Marcel Klimo [08:54]

Wow. That’s wild. That sounds like some sort of sci-fi future where you’re pulling out that card and you’re authenticating yourself with a fingerprint. It seems very futuristic.

Angela Davies [09:06]

Yeah. Years ago we probably would have been seeing that back, but I suppose in a way, one of the reasons, and not just from a cope perspective, but one of the reasons that actually biometrics is sortable more acceptable nowadays, is actually because the likes of Apple and the likes of the mobile phone industry have really allowed us all to embrace biometric tech without feeling necessarily vulnerable in that field necessarily in any fear of our details. So we know it’s held locally, we know it’s held within our device as such, and I think as well, that would help the adoption of biometrics within general society.
And there was a lot of fear around biometric safety 5 to 10 years ago, but I think, I do feel as if there’s change, the tide is turned on that particular point, Again, mentioned earlier about the hygiene, concerns, within the environment, within the society now of  having to touch multi-use devices. I certainly don’t want to be using my pin at the moment where I can, in any way, avoid it.

Marcel Klimo [10:06]

Yeah and I guess, fintechs and banks or issuers out there would really like having this in their portfolio because it really showcases that they care about what’s happening out there in the world and they want to keep people safe and secure.

Angela Davies [10:19]

So from the issuer or the bank’s perspective, it makes absolute sense to go down this route. And to ensure actually that their cards, the ones that are picked out of people’s wallets, you could imagine, nobody walks around with one card anymore, or one account. We all have multiple.
And I wanted some, as soon as you open up that wallet, you’re making a choice. You’re making the choice of which card you use. So actually having that choice as being a hygiene or security choice, as opposed to, oh, that’s just a nice card design, or potentially that this is the account I want to use.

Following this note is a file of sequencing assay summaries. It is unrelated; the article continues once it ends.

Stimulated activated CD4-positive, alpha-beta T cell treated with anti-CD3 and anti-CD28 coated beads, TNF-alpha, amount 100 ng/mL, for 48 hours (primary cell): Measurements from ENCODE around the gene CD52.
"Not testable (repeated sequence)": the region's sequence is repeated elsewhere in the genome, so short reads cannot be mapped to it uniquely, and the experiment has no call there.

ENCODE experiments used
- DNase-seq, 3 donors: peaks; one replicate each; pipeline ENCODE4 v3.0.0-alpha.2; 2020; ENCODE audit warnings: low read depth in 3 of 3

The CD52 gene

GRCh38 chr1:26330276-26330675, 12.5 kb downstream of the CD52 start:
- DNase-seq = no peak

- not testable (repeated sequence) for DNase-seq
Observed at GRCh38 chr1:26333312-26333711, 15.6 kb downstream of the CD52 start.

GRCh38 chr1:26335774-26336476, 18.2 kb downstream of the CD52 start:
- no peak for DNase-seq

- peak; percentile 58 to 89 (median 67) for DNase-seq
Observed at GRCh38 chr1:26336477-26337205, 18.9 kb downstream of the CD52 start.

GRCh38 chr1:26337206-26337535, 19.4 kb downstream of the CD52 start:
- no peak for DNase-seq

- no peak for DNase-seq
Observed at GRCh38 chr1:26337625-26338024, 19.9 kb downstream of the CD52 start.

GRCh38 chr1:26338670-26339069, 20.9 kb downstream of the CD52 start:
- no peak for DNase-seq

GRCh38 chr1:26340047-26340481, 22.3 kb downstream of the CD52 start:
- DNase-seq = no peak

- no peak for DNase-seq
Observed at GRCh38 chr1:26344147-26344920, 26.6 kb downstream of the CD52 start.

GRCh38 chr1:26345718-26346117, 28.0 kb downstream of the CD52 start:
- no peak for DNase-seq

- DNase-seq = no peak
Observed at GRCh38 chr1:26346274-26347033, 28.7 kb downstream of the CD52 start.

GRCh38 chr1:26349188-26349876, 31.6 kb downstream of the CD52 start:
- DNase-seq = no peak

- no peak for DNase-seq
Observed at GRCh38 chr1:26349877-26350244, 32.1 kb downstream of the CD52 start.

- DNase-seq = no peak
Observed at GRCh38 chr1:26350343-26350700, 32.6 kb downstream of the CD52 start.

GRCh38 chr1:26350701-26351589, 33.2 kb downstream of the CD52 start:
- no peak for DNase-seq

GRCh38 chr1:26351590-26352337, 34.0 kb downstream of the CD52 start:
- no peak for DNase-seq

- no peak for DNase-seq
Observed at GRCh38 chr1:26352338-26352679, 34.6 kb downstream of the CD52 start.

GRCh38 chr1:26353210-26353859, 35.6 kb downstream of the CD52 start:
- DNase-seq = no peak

It’s actually a physical, it’s a much more kind of motive decision at that point. So I think there’s a definite argument that this will be the route that a lot of banks will take. Not necessarily straight away. They’ll no doubt want to go through pilots, but certainly in the next, I would say 12 to 24 months, they’ll see a real turn.

Marcel Klimo [11:09]

Oh, absolutely. And especially now in these high hygiene considerations that we have right now, it is something that is going to gain more interest from people out there. So Angela, I would like to thank you so much for taking the time today. There’s probably lots of questions that people have about Thames Technology, the types of cards you offer, the ways you can set them up and especially these nice biometric cards that we talked about today. So if somebody wants to find out more, how can they reach you? How can they reach the company?

Angela Davies [11:40]

Go to our website https://www.thamestechnology.co.uk/, and that gives you a contact us, or that would be absolutely fine, or find us on LinkedIn. So that’s, they’re probably the easiest methods. We’d love to help. That’s the thing, actually, we tend to work with startups.
So we’re quite used to that scenario of somebody completely new into the market. Just find their issue, or just talk to your processor and need to start thinking about how you go about issuing cards and our technical team can pull upon to hold and manage through that process.

Marcel Klimo [12:11]

Wonderful. Thank you Angela for your time. 

And to all the listeners. Thank you for listening. When I met Angela at Pay360 last month, I just needed to take some of her time to tell you more about biometric cards. We had a very interesting conversation and I wanted to tell you about what it is, how it works, and maybe this is something that you might want to use in your own business, in your own FinTech, in your own startup.
So if you enjoyed this episode and you want to hear more, you can definitely subscribe to more of these episodes where I talk to founders, to technology providers, to vendors from the fintech, payments banking industry.
If you have any recommendations for more guests, please let me know. Please subscribe on all major podcasting platforms and hopefully we get to talk sometime online soon.

This has been Inside the Vacuum. And my name is Marcel Klimo.  Take care. Bye bye.